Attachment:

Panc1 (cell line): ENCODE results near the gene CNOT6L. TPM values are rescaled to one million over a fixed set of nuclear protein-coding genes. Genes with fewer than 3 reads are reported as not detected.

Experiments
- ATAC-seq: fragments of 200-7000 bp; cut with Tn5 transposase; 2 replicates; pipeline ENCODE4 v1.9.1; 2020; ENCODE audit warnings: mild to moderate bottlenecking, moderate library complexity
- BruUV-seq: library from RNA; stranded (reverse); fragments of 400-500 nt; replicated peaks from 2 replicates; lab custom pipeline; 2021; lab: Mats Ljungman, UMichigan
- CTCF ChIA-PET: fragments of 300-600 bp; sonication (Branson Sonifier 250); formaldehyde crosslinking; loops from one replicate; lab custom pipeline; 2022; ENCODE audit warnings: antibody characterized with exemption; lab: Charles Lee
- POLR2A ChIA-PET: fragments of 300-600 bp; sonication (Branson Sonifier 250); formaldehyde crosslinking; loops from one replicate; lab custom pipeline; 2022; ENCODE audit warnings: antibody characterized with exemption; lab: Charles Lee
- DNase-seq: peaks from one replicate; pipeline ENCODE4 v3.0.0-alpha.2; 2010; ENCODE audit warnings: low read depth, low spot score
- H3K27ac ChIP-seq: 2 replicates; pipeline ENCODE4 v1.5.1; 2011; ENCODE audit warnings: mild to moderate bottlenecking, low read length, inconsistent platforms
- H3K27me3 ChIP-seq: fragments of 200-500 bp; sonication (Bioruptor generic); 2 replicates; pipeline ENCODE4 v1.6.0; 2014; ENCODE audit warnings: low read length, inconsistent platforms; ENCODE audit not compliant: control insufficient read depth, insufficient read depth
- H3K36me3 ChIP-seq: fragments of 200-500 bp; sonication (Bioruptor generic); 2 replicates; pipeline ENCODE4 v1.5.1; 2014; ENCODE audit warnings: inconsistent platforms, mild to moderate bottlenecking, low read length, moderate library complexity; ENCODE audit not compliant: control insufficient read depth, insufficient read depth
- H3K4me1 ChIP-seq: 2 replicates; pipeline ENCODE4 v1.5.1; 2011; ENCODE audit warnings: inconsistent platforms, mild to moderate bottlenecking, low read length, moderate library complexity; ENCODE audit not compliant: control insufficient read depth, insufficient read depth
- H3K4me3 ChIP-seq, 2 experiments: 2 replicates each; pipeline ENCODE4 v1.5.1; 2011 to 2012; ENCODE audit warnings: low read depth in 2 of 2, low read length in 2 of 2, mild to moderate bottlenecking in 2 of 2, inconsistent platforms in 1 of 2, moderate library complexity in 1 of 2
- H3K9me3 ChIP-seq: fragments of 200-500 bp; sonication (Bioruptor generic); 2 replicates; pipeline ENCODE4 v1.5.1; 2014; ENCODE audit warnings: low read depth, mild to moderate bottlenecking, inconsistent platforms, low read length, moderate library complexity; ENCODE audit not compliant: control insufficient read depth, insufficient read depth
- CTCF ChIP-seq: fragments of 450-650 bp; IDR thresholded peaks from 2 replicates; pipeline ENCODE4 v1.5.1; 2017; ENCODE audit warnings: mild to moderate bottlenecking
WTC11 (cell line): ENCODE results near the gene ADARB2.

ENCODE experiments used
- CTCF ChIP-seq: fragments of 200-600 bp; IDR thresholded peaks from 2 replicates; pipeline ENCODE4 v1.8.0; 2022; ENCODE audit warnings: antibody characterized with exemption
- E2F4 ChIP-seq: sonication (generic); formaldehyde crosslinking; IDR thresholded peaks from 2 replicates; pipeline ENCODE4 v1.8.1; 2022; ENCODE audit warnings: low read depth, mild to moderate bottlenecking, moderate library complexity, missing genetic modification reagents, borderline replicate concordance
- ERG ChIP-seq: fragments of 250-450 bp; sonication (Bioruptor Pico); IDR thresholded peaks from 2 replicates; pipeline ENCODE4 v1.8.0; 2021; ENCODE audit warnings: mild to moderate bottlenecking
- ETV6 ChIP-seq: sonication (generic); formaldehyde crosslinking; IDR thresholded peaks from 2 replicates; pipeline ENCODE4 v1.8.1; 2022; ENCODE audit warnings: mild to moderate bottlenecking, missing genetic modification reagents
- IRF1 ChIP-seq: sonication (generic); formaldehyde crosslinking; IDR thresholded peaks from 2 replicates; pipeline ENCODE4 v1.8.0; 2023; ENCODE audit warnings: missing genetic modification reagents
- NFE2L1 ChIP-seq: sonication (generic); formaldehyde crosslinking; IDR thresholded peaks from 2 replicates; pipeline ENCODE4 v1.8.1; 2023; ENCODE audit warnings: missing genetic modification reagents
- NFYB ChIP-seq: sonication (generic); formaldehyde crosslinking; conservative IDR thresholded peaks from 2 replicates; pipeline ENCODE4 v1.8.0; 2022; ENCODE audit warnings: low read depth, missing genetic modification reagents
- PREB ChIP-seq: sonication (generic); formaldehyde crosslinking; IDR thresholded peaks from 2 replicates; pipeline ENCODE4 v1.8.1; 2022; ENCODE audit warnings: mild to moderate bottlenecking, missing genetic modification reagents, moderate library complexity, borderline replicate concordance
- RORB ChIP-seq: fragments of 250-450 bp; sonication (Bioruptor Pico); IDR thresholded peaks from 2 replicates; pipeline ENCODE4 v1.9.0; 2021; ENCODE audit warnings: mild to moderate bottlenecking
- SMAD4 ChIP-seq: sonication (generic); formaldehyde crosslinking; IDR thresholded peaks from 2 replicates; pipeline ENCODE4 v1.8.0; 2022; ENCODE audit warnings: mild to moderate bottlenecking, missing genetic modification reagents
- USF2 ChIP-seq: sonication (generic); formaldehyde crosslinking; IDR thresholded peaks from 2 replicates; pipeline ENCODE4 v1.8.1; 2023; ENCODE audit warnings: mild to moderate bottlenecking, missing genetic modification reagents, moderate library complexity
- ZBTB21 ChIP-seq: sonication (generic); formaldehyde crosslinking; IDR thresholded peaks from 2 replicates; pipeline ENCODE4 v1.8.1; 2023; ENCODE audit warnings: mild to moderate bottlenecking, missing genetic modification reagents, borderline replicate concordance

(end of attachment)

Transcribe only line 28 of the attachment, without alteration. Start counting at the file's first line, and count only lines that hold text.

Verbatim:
- ZBTB21 ChIP-seq: sonication (generic); formaldehyde crosslinking; IDR thresholded peaks from 2 replicates; pipeline ENCODE4 v1.8.1; 2023; ENCODE audit warnings: mild to moderate bottlenecking, missing genetic modification reagents, borderline replicate concordance